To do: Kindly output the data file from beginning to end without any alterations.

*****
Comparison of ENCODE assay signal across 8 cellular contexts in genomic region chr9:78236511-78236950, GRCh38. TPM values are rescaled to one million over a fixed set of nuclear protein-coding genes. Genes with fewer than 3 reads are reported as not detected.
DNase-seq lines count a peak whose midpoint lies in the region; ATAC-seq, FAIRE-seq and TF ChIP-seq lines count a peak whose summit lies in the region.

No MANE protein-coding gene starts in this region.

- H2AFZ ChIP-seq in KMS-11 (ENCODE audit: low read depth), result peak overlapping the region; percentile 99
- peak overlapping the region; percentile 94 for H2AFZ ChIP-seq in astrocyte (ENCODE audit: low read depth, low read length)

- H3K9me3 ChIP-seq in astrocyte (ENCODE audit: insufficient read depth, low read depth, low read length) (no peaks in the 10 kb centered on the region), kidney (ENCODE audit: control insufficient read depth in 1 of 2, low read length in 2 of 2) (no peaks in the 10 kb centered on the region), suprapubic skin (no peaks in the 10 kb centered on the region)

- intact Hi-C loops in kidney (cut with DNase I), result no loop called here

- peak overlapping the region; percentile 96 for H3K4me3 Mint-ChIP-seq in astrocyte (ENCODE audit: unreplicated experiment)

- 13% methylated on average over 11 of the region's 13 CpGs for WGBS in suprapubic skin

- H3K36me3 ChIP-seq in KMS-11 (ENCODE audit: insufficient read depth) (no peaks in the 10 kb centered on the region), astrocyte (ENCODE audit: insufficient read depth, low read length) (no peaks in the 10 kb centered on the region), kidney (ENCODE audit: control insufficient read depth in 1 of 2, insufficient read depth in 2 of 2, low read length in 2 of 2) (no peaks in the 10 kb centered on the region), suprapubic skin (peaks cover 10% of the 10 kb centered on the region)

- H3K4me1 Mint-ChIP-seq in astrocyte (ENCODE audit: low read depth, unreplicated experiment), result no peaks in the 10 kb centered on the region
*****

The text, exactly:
Comparison of ENCODE assay signal across 8 cellular contexts in genomic region chr9:78236511-78236950, GRCh38. TPM values are rescaled to one million over a fixed set of nuclear protein-coding genes. Genes with fewer than 3 reads are reported as not detected.
DNase-seq lines count a peak whose midpoint lies in the region; ATAC-seq, FAIRE-seq and TF ChIP-seq lines count a peak whose summit lies in the region.

No MANE protein-coding gene starts in this region.

- H2AFZ ChIP-seq in KMS-11 (ENCODE audit: low read depth), result peak overlapping the region; percentile 99
- peak overlapping the region; percentile 94 for H2AFZ ChIP-seq in astrocyte (ENCODE audit: low read depth, low read length)

- H3K9me3 ChIP-seq in astrocyte (ENCODE audit: insufficient read depth, low read depth, low read length) (no peaks in the 10 kb centered on the region), kidney (ENCODE audit: control insufficient read depth in 1 of 2, low read length in 2 of 2) (no peaks in the 10 kb centered on the region), suprapubic skin (no peaks in the 10 kb centered on the region)

- intact Hi-C loops in kidney (cut with DNase I), result no loop called here

- peak overlapping the region; percentile 96 for H3K4me3 Mint-ChIP-seq in astrocyte (ENCODE audit: unreplicated experiment)

- 13% methylated on average over 11 of the region's 13 CpGs for WGBS in suprapubic skin

- H3K36me3 ChIP-seq in KMS-11 (ENCODE audit: insufficient read depth) (no peaks in the 10 kb centered on the region), astrocyte (ENCODE audit: insufficient read depth, low read length) (no peaks in the 10 kb centered on the region), kidney (ENCODE audit: control insufficient read depth in 1 of 2, insufficient read depth in 2 of 2, low read length in 2 of 2) (no peaks in the 10 kb centered on the region), suprapubic skin (peaks cover 10% of the 10 kb centered on the region)

- H3K4me1 Mint-ChIP-seq in astrocyte (ENCODE audit: low read depth, unreplicated experiment), result no peaks in the 10 kb centered on the region